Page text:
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Friday’s Snapshot from Rio de Janeiro

April 5, 2013

We went to the EAV, Escola de Artes Visuais do Parque Lage last week when Rio was enjoying a few days rain.

Being Brits we were not afraid to venture out, and where better than to stroll under a canopy of magnificent trees in a tiny piece of tropical rain forest; or so we thought.  The gardens of the mansion were ‘designed’ in 1840 by John Tyndale and organised geometrically and bordered by 52 hectares of lush rain-forest  species typical of the Atlantic tropical forests.  In front of the main entrance of the mansion is a formal lawn with benches arranged around a fountain.

At the park’s centre is a palatial house which was the home of Antonio Martins Lage in 1920 and remained in the family until 1941 when Henrique, Antonio’s grandson died.   For the following 30 years the Parque Lage was the subject of countless battles between the government and and the private sector until 1975 when the buildings and the grounds became the property of the public and the home of the Escola de Artes Visuais.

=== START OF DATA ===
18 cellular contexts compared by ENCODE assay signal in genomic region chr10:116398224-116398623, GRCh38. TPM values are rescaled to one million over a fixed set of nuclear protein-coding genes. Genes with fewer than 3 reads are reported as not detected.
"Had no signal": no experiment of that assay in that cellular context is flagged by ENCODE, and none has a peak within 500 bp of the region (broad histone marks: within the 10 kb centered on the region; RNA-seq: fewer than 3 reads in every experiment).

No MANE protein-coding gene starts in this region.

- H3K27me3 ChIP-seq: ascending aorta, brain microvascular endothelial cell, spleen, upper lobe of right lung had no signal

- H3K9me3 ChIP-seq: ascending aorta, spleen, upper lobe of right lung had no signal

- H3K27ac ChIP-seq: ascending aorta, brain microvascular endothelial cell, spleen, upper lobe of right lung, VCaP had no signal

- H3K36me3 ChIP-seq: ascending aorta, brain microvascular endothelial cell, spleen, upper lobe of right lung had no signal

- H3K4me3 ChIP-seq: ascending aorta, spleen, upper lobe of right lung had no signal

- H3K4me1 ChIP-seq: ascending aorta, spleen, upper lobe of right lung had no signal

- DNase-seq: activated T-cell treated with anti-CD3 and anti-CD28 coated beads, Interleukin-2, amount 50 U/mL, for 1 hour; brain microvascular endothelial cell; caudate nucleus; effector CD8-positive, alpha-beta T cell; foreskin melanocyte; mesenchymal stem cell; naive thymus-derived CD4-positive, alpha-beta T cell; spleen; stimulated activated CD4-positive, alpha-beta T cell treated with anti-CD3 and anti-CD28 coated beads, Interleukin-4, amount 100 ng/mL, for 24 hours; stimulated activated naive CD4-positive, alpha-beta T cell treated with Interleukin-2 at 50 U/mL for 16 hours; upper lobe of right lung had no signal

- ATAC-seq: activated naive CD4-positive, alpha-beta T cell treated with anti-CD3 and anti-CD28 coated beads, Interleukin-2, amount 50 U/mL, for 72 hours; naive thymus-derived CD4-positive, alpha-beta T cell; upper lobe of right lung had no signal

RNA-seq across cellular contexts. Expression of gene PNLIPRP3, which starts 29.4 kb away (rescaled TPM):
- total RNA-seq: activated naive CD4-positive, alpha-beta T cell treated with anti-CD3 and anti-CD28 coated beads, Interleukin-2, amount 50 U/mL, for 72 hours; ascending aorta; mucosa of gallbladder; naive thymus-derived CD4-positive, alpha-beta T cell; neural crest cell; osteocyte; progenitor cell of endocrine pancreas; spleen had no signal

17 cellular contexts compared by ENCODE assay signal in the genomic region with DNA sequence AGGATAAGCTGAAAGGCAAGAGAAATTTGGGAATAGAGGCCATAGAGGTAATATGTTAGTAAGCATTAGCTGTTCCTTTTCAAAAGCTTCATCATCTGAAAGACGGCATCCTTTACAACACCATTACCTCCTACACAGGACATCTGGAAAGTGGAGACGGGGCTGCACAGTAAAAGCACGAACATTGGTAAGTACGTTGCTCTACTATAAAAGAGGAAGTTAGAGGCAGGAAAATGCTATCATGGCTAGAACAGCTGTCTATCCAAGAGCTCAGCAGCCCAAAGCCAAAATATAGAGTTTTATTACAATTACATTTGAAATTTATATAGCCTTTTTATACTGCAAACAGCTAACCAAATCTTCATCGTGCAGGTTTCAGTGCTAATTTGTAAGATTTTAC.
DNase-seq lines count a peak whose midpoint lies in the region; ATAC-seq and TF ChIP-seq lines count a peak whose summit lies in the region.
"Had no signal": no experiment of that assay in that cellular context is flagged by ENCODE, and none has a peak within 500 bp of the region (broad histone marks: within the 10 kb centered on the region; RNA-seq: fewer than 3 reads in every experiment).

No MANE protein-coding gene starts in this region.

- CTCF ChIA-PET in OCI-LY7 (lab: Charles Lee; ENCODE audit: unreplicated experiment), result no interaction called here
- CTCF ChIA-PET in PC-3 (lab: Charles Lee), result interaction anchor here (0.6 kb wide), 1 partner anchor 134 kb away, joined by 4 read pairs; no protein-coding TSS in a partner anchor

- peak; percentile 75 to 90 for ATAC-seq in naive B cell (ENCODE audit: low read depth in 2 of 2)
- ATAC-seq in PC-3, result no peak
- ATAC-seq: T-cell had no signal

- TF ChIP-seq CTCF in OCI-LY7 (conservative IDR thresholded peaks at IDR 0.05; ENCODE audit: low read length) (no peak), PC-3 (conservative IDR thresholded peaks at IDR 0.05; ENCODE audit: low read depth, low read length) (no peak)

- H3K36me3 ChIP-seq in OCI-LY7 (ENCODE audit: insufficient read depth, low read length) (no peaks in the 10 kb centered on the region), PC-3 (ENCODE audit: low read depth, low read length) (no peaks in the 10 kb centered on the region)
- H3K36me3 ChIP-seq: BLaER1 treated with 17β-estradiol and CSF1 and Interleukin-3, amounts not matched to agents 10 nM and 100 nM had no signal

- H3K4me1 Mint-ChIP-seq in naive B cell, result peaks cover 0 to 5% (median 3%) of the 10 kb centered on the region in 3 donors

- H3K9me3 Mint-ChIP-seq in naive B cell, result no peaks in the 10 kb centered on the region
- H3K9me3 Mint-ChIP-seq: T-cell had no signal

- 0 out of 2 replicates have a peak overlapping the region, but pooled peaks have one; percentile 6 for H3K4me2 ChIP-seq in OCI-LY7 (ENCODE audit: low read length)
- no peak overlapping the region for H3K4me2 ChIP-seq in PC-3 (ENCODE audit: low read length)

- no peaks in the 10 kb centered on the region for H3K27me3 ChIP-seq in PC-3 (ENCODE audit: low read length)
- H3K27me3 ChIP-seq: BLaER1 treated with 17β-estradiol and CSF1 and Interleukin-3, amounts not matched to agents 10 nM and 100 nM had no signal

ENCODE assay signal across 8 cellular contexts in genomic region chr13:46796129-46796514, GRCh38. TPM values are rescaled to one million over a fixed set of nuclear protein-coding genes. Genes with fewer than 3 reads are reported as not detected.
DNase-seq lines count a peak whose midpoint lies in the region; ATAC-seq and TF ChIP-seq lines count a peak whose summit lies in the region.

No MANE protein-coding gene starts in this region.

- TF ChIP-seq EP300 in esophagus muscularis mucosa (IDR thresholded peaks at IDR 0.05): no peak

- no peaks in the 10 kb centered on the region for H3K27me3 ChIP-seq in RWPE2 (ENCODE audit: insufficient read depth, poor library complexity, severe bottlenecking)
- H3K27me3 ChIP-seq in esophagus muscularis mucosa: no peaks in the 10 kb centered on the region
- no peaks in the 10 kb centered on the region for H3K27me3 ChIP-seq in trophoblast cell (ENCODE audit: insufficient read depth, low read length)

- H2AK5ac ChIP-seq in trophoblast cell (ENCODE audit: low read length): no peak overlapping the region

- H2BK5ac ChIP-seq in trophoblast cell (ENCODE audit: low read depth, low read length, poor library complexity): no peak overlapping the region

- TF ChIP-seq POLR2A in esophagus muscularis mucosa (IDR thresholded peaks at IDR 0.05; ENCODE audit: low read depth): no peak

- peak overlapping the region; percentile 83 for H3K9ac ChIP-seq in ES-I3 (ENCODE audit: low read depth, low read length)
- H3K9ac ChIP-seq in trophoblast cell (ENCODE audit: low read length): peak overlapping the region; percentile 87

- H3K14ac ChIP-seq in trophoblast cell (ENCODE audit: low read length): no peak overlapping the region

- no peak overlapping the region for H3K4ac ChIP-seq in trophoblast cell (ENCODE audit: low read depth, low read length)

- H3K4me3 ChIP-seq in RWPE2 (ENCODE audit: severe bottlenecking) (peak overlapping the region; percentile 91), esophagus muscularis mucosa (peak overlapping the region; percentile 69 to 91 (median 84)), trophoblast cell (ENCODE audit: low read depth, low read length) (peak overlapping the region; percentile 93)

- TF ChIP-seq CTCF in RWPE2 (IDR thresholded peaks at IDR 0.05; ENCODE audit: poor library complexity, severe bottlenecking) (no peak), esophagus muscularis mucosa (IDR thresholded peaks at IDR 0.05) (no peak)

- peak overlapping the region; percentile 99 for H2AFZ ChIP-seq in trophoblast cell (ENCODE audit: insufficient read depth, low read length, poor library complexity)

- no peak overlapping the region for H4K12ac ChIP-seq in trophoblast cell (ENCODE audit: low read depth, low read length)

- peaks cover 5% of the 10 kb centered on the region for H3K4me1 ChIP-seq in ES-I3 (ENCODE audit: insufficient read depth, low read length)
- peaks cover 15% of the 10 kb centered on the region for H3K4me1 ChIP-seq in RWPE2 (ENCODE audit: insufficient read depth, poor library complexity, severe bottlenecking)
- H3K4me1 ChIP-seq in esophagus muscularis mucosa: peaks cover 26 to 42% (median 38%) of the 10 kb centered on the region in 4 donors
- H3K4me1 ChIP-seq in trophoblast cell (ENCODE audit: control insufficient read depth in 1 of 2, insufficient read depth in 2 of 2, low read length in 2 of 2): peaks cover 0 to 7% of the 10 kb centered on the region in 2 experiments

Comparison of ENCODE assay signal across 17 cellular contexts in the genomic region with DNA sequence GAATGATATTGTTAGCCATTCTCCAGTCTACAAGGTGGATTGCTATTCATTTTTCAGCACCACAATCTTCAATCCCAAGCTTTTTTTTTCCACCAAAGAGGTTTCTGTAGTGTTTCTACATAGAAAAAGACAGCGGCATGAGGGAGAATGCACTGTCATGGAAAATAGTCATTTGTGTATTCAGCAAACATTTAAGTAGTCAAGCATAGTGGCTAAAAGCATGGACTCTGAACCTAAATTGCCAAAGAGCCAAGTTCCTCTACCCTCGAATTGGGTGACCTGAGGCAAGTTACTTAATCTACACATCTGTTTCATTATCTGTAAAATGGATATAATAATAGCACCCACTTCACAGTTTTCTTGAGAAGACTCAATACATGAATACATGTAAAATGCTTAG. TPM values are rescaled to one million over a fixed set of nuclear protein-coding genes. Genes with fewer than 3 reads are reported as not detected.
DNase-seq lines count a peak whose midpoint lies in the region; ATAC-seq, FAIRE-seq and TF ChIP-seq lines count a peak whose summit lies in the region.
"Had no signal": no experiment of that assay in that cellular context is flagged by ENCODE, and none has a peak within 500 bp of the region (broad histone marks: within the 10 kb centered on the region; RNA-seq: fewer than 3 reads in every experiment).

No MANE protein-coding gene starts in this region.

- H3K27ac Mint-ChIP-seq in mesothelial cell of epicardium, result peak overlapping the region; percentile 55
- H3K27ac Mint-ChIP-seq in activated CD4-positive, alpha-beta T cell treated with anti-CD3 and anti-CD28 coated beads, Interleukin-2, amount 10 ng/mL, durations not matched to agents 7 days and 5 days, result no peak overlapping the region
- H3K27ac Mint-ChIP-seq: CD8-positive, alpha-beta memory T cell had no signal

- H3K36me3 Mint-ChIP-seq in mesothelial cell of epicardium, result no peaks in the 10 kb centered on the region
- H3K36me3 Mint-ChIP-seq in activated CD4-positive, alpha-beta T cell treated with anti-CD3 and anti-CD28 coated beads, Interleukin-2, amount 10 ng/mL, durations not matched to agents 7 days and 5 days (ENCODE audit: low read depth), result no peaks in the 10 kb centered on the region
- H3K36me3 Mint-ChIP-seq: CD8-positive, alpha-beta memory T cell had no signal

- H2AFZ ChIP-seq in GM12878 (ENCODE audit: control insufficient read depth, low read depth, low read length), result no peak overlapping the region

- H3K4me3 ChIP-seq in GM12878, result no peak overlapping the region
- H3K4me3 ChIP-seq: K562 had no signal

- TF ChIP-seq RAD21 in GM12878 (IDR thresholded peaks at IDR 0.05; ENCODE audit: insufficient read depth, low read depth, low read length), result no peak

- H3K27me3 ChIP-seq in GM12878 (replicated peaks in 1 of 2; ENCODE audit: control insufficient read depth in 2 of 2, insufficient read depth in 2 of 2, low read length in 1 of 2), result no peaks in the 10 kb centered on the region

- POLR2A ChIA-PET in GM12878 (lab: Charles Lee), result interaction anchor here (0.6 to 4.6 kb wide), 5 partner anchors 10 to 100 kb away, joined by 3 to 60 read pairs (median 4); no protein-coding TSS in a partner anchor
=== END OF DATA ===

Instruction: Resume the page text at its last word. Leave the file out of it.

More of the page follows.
There were other invented delights in the gardens such as a grotto, aquarium and lover’s corner.  The slaves laundry however dates back to the colonial times when the land was occupied by  sugar mill built by Sebastiao Fagundes Varella in 1610 who was considered to be one of the first mill owners.  

It was the mansion that offered us shelter when the rain become torrential and less pleasant. The house where the EAV offers a wide range of artistic activities that caters for the beginner to the those more accomplished who wish to deepen their knowledge, was designed in 1924 by the Italian architect  Mario Vodrel.  The main facade has a projecting portico lined with masonry.  The three-storey construction with it 24 rooms laid out around a swimming pool is embellished with marble, tiles and mosaics imported from Italy.  While this must be a beautiful cool retreat from the sun most days, that day is was for me more spectacular in the rain.

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